When I was an intern, I responded to a rapid response that turned out to be a presyncopal episode in a patient that had just finished dialysis. I examined the patient, analyzed the labs, talked to the nursing staff, and initiated an appropriate plan (a small bolus of IV fluids). Immediately after I was finished, the private attending appeared and berated me in front of everyone. “You are the worst intern I have ever encountered!” I was frozen, I felt like crying, and I could feel my entire face quivering. What had I done that was so terrible? I knew I wasn’t encyclopedic in my medical knowledge but “the worst” seemed harsh. He was basically angry that I had touched “his patient” despite the fact that it was my job to go to rapid responses. Many will undoubtedly recall similar stories of people unloading their frustrations. You have little control over the personal lives or toxic personality traits of others. Learn from your mistakes, pay attention to actionable criticism from superiors, but don’t let random angry ramblings get you down.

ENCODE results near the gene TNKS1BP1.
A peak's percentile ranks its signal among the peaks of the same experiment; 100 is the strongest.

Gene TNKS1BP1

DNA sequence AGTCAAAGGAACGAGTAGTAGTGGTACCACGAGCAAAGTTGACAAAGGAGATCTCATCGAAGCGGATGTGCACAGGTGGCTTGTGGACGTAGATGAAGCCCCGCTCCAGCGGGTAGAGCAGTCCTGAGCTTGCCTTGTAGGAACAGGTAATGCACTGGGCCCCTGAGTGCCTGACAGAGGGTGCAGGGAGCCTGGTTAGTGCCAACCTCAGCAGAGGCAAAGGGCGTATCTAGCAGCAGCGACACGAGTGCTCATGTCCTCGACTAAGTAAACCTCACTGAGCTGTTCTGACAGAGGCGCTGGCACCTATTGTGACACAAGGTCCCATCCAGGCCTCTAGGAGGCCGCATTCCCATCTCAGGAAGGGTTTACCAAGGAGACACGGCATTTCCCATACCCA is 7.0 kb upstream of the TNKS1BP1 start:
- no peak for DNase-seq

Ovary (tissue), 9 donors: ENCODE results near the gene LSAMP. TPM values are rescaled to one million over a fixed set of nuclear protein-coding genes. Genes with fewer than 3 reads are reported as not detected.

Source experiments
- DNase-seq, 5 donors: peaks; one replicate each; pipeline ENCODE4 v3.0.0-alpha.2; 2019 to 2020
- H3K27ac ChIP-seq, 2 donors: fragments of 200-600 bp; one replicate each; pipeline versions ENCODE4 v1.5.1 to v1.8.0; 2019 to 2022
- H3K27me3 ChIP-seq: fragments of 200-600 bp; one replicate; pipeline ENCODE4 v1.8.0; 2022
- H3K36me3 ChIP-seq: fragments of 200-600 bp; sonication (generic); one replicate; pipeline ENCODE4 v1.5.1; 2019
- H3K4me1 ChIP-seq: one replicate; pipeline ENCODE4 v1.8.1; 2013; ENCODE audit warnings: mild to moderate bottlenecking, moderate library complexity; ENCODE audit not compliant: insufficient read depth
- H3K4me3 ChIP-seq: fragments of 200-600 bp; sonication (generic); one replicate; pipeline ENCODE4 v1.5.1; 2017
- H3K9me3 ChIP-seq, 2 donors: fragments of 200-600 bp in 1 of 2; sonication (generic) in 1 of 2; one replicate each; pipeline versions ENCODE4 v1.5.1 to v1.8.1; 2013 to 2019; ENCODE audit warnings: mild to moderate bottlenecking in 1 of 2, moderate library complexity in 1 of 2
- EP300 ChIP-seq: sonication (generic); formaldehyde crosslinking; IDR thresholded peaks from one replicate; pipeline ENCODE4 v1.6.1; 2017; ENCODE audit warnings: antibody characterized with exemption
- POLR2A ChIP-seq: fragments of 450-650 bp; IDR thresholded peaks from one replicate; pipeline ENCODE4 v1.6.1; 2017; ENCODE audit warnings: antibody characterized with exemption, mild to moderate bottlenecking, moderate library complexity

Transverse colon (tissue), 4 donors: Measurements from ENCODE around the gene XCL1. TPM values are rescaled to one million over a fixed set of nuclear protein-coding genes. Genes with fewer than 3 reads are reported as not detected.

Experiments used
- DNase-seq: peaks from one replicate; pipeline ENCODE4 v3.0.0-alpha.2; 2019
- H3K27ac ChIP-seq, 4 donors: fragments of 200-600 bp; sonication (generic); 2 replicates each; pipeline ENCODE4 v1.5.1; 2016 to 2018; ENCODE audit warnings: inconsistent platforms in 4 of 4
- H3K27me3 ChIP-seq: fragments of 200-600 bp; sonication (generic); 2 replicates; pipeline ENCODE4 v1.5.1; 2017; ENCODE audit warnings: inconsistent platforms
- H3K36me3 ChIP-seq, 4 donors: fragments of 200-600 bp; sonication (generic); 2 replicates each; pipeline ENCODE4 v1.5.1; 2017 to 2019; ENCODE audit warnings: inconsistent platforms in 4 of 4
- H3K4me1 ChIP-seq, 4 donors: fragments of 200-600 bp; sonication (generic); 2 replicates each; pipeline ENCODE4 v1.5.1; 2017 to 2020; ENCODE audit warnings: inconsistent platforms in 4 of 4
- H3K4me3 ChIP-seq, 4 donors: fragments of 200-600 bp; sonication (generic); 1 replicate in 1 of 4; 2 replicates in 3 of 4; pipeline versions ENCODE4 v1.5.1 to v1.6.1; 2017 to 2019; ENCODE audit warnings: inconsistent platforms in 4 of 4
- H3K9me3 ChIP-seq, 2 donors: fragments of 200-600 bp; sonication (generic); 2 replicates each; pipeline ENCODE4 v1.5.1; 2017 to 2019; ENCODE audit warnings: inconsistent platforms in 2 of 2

Having now worked as a hospitalist in a dozen different hospitals around the US – I’ve made it a goal to improve my interactions with coworkers. Despite this, I’ve had my momentarily despicable episodes. In one of my first attending jobs I became extremely irate with a nurse after she openly questioned my management in front of a patient’s family. I cut her off mid-sentence, presented her with the science, reiterated my sound treatment plan and then stormed off rather dramatically. However, I returned to the unit 10 minutes later to apologize for my actions. I remembered how horrible some of my residency interactions made me feel and realized that she was speaking out in the interest of the patient’s safety. I obviously should have acted differently. It takes conscious effort to not become that which you despise.